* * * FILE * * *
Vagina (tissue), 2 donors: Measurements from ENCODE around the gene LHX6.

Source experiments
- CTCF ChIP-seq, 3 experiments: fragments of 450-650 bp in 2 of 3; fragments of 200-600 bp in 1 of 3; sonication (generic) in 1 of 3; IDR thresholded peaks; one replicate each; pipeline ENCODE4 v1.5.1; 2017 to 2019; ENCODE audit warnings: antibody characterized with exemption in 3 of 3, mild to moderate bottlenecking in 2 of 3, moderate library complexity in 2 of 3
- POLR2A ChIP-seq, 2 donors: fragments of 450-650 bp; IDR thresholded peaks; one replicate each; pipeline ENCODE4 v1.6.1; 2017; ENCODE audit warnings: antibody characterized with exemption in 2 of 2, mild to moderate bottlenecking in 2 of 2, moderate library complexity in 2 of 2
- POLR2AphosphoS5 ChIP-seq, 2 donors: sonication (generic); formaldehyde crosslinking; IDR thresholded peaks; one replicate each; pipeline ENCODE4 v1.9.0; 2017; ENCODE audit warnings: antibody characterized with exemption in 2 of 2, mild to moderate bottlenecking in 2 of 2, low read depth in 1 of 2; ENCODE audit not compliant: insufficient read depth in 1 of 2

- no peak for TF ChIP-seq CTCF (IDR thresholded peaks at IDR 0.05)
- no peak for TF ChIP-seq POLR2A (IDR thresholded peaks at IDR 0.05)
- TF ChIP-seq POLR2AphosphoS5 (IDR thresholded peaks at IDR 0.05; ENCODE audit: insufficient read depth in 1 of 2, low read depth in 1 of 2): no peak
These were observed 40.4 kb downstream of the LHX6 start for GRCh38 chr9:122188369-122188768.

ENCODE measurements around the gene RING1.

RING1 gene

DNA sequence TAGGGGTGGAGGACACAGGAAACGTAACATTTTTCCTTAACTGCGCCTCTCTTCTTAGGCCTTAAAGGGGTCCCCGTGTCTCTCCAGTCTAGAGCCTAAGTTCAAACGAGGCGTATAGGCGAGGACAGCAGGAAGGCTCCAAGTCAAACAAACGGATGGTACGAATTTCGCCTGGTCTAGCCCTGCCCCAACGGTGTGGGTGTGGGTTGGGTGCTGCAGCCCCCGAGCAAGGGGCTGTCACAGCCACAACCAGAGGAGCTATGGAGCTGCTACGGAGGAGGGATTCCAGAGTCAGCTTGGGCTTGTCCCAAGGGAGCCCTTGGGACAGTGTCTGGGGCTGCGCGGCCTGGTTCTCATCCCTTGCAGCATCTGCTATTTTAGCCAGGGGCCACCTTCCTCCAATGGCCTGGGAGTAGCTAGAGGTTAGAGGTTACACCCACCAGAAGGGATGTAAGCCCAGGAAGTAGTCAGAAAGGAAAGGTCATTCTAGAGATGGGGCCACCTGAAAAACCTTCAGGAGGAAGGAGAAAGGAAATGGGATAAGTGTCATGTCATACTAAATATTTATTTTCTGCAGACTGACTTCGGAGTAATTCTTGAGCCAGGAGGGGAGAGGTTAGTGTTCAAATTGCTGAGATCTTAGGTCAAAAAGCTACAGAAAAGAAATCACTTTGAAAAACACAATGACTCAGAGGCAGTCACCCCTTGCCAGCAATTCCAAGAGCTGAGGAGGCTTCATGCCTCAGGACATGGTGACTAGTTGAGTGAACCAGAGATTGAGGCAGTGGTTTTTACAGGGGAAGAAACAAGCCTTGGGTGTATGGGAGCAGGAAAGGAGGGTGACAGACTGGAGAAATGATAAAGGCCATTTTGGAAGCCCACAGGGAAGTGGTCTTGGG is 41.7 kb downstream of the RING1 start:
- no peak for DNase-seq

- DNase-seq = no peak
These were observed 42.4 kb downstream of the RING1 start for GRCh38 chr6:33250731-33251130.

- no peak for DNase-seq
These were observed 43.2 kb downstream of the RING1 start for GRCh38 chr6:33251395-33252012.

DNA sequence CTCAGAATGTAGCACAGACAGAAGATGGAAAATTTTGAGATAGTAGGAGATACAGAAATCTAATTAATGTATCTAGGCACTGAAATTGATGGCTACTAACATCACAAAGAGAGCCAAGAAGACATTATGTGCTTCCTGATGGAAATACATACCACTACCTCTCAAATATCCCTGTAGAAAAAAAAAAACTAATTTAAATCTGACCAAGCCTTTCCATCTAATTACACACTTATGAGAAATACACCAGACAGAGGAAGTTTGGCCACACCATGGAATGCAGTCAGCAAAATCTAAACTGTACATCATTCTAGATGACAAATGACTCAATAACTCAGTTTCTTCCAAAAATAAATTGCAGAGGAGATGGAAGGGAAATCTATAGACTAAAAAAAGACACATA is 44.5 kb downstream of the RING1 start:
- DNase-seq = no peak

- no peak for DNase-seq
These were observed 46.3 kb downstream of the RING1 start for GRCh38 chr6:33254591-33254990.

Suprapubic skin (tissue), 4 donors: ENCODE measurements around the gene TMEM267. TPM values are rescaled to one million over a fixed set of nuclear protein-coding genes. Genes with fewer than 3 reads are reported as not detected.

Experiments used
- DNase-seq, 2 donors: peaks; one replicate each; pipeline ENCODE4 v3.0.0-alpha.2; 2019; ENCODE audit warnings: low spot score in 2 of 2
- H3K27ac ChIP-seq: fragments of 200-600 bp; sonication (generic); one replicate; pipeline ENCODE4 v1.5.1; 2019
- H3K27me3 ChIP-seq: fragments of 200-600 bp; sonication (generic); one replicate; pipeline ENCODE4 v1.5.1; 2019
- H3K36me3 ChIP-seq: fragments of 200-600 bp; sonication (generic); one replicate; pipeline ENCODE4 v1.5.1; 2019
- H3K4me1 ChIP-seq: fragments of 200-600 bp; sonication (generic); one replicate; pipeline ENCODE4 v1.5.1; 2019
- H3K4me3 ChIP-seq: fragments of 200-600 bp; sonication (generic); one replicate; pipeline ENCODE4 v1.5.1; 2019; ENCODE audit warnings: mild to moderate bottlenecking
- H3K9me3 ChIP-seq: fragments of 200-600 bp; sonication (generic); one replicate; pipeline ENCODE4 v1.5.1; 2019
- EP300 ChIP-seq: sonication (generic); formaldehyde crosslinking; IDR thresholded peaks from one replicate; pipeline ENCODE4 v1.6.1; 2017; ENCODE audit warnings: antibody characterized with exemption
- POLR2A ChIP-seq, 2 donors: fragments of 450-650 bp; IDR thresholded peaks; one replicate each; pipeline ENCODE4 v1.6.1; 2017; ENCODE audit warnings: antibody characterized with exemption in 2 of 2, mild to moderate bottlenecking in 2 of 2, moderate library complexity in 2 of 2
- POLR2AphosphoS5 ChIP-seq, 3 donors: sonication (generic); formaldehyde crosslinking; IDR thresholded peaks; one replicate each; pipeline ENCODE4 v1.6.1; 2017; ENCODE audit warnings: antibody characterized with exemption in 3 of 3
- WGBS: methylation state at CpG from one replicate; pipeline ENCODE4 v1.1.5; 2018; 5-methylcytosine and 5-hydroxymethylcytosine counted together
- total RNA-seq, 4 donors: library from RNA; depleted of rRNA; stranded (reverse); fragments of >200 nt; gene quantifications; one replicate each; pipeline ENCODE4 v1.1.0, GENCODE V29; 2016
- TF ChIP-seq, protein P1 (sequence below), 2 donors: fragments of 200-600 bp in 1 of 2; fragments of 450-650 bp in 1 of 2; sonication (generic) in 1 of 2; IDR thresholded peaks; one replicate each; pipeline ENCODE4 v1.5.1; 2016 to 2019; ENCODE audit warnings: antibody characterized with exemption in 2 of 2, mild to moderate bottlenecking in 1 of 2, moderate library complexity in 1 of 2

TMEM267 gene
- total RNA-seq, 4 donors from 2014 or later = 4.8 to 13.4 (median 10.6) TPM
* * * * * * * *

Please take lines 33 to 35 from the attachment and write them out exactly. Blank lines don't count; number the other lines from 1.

- POLR2AphosphoS5 ChIP-seq, 3 donors: sonication (generic); formaldehyde crosslinking; IDR thresholded peaks; one replicate each; pipeline ENCODE4 v1.6.1; 2017; ENCODE audit warnings: antibody characterized with exemption in 3 of 3
- WGBS: methylation state at CpG from one replicate; pipeline ENCODE4 v1.1.5; 2018; 5-methylcytosine and 5-hydroxymethylcytosine counted together
- total RNA-seq, 4 donors: library from RNA; depleted of rRNA; stranded (reverse); fragments of >200 nt; gene quantifications; one replicate each; pipeline ENCODE4 v1.1.0, GENCODE V29; 2016